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How to start becoming a web developer














Gergely Polonkai

A friend of mine asked me today how to become a web developer. It took me a while, but I made up a checklist. It’s short, but it’s enough for the first steps.

First of all, learn English

Well, if you read this, maybe this was a bad first point…

Choose a language and stick to it!

For the UN*X/Linux line, there is PHP. It’s free, easy to learn, and has many free tools and documentations available. It can be used in a functional or an object-oriented way.

C# is another good way to start, but for the Windows line. It’s fully object oriented, and the web is full of tutorials, how-tos and other resources.

Learn the basics of the system you are working on

To become a good developer, learn at least the basics of the system you are working on. Basic commands can always come in handy. Debugging (yes, you will do tons of bugs for sure) can become much easier if you know the huge set of tools provided by your OS. You should also try to develop in the chosen environment. Chose PHP? Get a Linux desktop! ASP.NET? Get a Windows. Everything will be much easier!

Learn the basics of the web server you are using

PHP can run on Apache (as a module), or any CGI-capable webserver, like lighttpd or nginx (well, it can also run on IIS, but trust me: you don’t want that). ASP.NET is designed for IIS, and although some scripts can be run under a mono-capable server, it should still stay there.

Whichever you choose, learn the basics! How to start and stop the service, basic configuration methods, modules/extensions, and so on. It’s more than sure that you will face some issues while developing, so it can never hurt.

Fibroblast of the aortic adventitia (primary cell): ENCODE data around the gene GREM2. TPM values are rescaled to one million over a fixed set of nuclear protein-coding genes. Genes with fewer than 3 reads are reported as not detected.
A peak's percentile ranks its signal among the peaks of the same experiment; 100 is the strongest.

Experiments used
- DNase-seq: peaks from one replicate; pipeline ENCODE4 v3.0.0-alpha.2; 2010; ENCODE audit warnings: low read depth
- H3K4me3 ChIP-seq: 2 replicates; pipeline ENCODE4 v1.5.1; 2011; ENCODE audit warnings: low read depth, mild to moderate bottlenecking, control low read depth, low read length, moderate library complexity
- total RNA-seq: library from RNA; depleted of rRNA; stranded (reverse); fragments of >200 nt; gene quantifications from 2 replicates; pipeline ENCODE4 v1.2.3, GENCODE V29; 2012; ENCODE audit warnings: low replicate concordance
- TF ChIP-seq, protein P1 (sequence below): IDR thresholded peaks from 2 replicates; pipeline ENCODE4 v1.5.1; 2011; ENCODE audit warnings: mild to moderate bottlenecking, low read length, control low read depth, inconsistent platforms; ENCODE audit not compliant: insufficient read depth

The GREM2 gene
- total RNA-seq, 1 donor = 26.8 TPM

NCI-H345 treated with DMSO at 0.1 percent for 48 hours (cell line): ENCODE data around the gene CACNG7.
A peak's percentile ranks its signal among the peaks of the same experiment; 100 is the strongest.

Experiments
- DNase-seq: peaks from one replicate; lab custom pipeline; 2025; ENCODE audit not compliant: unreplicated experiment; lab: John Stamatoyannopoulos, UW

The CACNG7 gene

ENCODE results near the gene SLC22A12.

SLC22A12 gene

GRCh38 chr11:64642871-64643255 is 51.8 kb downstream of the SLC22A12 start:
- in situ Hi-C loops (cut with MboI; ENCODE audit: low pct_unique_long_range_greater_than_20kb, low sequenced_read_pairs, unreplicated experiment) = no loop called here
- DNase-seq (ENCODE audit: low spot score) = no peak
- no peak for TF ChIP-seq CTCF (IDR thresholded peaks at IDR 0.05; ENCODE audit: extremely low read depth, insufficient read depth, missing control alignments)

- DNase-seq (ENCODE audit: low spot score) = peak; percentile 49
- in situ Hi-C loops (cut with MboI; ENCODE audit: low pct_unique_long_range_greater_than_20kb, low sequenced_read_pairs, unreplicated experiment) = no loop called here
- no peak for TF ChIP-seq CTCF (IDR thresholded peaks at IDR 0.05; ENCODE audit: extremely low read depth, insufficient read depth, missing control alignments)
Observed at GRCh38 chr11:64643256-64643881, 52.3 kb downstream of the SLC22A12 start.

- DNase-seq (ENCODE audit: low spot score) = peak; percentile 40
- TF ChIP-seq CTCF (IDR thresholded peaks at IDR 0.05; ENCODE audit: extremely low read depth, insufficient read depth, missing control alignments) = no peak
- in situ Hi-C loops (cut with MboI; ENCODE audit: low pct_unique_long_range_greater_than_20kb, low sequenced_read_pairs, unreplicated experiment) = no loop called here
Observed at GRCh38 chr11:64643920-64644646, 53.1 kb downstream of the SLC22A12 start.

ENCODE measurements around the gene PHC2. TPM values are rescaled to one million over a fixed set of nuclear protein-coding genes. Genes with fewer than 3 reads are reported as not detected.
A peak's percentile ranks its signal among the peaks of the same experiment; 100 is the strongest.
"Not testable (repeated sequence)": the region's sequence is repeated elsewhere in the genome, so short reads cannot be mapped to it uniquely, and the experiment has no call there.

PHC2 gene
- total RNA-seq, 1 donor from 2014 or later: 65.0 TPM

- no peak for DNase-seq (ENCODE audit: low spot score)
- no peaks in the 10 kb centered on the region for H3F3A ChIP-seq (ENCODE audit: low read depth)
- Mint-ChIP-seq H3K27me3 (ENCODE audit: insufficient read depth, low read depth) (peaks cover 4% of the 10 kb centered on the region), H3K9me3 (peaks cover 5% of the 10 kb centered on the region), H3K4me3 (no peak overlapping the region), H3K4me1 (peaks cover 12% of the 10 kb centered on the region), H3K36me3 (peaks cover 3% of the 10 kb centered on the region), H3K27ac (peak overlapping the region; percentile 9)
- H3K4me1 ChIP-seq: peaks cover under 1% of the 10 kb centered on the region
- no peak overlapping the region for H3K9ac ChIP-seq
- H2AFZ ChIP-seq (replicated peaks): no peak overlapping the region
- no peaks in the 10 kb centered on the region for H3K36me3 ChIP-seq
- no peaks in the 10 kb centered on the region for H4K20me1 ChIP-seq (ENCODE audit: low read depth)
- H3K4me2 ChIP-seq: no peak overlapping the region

Keep your versions under control

Version control is critical nowadays. It gives you a basic backup solution, can come in handy with debugging, and if you ever want to work in a team, you will badly need it.

Subversion is a bit out of date now, and it’s kind of hard to set up.

Git is no easy. You will have to learn a lot of stuff, but basicly it’s just another version control system. Just choose if you want to stick to merge-then-commit or rebase-then-commit, get a client, and get on the run.

Microsoft’s Team Foundation is another good way if you are working in a team. It provides several other features besides version controlling, and is well integrated into Visual Studio, which is highly recommended for Windows based development.

Choose an environment to work in

There are so many good tools out there. You should choose according to the language and OS on what you are working on. Zend Studio or Netbeans are both good tools for PHP development, while Visual Studio is a best buy for Windows development. Both of these have many ups and downs, but once you get in touch with their deeper parts, you will like them.